There is another way of asking the question, only this way highlights the darkness of envy a little bit better. If you had a button in front of you that would cut the standard of living that poor people have by 50%, but would also cut the standard of living that the top 1% had by a much greater amount, thus reducing the inequality, would you press that button?

In case you hadn’t anticipated it, we do have a working version of this second button. It is called “government help.”

One of the central culprits in generating economic fallacies is the sin of envy. It is a creeping, cancerous wickedness. The questions given above are a litmus test for envy. If you would hesitate pressing the button in the first scenario, for even a moment, then you have discovered that your heart is a central part of the problem. And anyone who hesitates pressing the first button will end his course of economic damnation by insisting that hellish poverty for all is far to be preferred than inequitable wealth for all.

Now this is a thought experiment intended to reveal attitudes. In the thought experiment, we are assuming that nobody is getting ripped off or murdered in order to achieve these results. We are assuming no sweetheart deals with the White House. We are pretending that I am not a manufacturer of the new curly light bulbs lobbying Congress in order to make my old school Edisonian competition illegal. No dirty work.

Parable of the Ten Investment Portfolios

Given the emphasis that the president placed on “income inequality” in his 2014 SOTU speech, I thought it necessary for us to review a few things from the Bible. We have wandered so far off from the teaching of Jesus that some of this pandering seems compelling and/or compassionate to us. It is actually evil.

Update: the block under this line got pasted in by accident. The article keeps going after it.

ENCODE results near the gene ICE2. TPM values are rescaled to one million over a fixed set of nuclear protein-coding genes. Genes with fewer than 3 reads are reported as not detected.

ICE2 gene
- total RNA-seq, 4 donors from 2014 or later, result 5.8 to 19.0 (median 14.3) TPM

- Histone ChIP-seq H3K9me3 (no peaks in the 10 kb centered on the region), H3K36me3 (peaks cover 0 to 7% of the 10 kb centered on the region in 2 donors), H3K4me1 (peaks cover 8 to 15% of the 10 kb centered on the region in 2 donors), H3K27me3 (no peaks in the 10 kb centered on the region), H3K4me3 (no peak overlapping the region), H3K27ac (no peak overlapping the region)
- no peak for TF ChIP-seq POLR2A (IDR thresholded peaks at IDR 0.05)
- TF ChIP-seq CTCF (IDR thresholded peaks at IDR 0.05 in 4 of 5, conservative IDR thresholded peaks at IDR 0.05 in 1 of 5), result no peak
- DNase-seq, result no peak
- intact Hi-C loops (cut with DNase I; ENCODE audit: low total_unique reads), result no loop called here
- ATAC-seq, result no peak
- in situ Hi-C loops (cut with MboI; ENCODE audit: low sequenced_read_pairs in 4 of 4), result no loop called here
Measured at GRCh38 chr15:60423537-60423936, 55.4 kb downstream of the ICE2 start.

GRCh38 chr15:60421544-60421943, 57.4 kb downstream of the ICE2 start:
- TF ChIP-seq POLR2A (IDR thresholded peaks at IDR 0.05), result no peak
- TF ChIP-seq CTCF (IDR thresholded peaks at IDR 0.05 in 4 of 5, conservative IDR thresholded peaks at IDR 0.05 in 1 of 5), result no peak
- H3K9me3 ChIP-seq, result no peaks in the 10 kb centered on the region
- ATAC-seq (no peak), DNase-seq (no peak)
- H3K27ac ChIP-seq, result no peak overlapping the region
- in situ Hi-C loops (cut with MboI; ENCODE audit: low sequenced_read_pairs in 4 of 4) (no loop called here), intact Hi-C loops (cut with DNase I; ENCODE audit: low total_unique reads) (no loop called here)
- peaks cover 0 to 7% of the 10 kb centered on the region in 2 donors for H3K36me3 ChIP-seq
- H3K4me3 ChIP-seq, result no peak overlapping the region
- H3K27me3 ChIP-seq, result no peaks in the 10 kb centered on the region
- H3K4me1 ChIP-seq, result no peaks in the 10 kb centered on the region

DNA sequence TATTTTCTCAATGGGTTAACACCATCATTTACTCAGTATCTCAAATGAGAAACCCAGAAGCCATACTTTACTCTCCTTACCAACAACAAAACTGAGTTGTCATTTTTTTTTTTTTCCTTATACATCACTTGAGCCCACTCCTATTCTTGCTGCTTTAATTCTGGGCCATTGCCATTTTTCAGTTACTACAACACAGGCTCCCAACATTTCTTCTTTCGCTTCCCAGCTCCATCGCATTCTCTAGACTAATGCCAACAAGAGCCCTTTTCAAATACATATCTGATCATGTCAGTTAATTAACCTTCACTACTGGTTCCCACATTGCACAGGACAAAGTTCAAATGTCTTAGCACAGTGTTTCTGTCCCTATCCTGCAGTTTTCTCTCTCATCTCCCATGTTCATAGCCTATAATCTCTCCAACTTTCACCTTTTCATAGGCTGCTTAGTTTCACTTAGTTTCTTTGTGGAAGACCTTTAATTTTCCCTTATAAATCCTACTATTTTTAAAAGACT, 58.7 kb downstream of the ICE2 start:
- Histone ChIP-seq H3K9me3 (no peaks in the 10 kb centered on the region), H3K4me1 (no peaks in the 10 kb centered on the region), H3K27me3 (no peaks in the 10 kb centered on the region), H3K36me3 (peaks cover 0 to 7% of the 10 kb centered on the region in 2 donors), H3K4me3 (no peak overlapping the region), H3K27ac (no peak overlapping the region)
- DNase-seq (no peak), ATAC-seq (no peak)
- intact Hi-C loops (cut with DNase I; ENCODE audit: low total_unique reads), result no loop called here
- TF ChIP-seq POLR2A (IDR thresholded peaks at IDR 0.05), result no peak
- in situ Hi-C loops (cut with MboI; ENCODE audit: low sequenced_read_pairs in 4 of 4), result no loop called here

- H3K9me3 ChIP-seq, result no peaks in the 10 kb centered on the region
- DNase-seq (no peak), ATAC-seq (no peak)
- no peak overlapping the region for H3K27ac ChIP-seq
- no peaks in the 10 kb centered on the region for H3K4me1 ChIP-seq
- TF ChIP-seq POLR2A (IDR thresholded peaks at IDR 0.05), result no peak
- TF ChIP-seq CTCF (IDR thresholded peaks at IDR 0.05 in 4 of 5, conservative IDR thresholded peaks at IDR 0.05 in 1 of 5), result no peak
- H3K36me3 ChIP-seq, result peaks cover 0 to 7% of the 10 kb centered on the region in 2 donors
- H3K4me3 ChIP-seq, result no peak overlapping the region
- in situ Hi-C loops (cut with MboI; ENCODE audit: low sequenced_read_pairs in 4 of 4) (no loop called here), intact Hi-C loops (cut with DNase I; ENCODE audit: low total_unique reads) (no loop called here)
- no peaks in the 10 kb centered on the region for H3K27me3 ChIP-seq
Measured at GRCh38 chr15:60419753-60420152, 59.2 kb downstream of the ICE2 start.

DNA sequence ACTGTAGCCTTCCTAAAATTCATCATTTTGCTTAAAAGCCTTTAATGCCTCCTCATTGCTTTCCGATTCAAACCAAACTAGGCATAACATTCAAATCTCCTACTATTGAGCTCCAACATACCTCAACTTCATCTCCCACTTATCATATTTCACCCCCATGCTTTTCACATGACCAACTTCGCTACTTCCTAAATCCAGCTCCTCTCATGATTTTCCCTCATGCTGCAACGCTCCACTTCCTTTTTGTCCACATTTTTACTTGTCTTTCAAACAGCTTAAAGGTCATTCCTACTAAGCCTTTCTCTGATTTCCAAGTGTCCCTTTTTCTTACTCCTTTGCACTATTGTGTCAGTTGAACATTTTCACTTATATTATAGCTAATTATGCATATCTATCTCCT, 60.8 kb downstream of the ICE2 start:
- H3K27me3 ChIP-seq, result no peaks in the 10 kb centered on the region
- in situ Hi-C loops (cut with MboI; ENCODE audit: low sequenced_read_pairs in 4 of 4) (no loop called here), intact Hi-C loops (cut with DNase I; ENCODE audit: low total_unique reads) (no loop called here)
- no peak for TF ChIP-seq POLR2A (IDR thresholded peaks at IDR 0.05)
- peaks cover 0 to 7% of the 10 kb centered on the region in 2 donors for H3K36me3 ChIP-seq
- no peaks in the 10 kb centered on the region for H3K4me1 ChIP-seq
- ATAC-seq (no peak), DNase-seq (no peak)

Allow me to say a few things in this second paragraph that will seem outrageous to some, while doing so in the hope that you will then allow me to explain myself. I have argued repeatedly that free grace creates free men, and that free men are the only ones who can create free markets. Free markets are God’s design for us. If you don’t love the idea of free markets, you don’t love Jesus rightly. Christian discipleship requires an understanding of, and deep love for, economic liberty.

So why invoke Jesus by name? Why bring Him into it? First, He is the Lord of all things, including what we do with our money. So there’s that. Second, in his fine book Friends of Unrighteous Mammon,  Stewart Davenport shows that in 19th century America,  two contrary camps developed among professing Christians (and they have been with us since). He called them the “clerical economists” and the “contrarians.” The clerical economists followed the insights of Adam Smith, but did so within a decidedly Christian framework. But as they did this, their language did not emphasize Jesus so much. They were more about “the spirit of Christianity” and a “that wise and good Providence.” Their work was “curiously lacking in overt references to Christ,” even though they were orthodox Christians. Their opponents, the contrarians, went the opposite direction. Their teaching was all about Jesus, and individual discipleship, and the hard sayings of Jesus . . . and that engine was hooked up to socialist assumptions. In short, those Christians with sound economic understanding allowed themselves to be rhetorically outmaneuvered, and allowed the left to have the rhetorical high ground. But coercive taxation is not the way of Jesus, and blessing your neighbor with an actual job is. And so, no, let’s not leave Jesus out of it.

And so, speaking of the difficult words of Jesus, let’s take a look at the parable of the ten investment portfolios.